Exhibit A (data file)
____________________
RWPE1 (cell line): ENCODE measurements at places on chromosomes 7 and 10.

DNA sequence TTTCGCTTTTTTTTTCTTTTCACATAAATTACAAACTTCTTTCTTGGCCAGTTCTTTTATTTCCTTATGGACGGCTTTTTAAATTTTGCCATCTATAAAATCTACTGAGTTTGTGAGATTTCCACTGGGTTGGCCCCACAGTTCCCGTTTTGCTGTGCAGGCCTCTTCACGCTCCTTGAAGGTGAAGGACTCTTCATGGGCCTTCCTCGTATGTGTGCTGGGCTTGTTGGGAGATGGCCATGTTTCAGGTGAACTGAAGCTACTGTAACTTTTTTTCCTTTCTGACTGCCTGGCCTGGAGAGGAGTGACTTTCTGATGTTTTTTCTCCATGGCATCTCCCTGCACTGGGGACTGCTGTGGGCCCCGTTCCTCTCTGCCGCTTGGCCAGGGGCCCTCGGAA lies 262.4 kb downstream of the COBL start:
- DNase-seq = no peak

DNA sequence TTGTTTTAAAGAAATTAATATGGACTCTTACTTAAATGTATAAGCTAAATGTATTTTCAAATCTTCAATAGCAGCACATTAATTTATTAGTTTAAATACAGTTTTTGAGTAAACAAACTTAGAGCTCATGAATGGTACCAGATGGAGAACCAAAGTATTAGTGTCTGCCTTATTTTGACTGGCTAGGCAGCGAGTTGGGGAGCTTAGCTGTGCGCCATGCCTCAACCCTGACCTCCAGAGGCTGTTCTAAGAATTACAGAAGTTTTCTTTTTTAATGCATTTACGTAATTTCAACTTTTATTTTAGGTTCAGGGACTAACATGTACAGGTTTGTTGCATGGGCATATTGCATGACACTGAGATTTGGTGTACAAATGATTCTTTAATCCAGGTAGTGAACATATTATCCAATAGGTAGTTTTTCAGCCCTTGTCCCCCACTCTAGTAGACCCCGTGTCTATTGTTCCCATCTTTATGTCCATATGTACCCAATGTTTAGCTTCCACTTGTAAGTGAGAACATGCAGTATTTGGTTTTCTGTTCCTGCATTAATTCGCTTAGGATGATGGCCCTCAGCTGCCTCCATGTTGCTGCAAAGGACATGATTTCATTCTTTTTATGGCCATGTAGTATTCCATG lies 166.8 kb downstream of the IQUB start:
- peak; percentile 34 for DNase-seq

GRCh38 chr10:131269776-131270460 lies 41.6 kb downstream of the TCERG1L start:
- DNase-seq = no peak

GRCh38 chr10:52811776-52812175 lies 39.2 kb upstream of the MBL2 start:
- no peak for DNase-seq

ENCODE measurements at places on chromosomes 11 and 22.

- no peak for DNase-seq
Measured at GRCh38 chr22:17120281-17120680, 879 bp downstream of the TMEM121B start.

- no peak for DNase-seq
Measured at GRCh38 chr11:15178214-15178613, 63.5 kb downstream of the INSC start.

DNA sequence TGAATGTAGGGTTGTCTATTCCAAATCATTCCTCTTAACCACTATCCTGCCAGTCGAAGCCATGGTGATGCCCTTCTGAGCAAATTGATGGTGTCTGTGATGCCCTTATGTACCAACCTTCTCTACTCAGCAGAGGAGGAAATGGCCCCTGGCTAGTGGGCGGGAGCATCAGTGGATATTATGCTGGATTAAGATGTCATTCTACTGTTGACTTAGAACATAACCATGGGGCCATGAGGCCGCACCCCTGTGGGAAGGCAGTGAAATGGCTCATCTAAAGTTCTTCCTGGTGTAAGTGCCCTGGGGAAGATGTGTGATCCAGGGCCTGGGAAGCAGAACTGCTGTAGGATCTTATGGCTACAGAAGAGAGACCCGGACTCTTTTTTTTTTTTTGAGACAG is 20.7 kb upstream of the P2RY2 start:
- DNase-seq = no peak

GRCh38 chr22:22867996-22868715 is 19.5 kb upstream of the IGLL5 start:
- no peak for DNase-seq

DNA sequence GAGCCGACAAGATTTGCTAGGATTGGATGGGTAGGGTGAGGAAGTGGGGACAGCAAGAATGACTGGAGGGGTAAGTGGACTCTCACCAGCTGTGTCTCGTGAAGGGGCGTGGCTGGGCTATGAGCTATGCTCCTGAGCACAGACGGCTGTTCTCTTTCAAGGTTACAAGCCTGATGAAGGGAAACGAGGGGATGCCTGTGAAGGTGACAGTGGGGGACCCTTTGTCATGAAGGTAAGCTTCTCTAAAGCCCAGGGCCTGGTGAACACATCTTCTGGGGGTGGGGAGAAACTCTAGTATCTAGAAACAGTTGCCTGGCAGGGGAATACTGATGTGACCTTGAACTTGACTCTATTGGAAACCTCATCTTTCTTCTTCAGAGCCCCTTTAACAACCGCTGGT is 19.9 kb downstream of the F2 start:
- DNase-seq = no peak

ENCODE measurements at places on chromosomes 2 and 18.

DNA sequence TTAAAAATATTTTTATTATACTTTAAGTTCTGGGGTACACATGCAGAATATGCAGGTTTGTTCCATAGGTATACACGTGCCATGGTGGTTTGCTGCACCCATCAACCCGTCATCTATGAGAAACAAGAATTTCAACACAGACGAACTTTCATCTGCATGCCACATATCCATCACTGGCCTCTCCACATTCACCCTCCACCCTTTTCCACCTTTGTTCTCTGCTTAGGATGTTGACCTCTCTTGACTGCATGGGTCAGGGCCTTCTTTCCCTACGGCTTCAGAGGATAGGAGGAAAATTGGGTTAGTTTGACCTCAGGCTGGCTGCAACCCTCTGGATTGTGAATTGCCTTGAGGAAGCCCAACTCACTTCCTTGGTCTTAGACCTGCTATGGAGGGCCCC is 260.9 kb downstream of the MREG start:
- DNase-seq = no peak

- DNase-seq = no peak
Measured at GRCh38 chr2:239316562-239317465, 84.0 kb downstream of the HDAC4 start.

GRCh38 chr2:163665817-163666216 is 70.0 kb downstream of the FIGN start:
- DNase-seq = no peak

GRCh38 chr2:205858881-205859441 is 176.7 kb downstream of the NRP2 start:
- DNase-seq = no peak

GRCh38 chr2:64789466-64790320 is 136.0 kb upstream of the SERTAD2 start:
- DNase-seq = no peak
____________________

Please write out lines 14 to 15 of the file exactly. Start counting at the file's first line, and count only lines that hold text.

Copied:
Measured at GRCh38 chr11:15178214-15178613, 63.5 kb downstream of the INSC start.

DNA sequence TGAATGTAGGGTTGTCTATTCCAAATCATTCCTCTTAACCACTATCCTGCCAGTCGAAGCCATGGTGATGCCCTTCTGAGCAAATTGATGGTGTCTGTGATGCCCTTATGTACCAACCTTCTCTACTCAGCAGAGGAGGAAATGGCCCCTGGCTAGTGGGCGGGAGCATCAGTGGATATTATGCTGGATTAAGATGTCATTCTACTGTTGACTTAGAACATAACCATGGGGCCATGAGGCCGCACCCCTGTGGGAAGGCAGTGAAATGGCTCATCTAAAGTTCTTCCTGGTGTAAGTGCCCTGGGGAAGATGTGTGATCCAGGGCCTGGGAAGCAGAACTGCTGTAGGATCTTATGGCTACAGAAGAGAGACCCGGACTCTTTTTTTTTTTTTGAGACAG is 20.7 kb upstream of the P2RY2 start: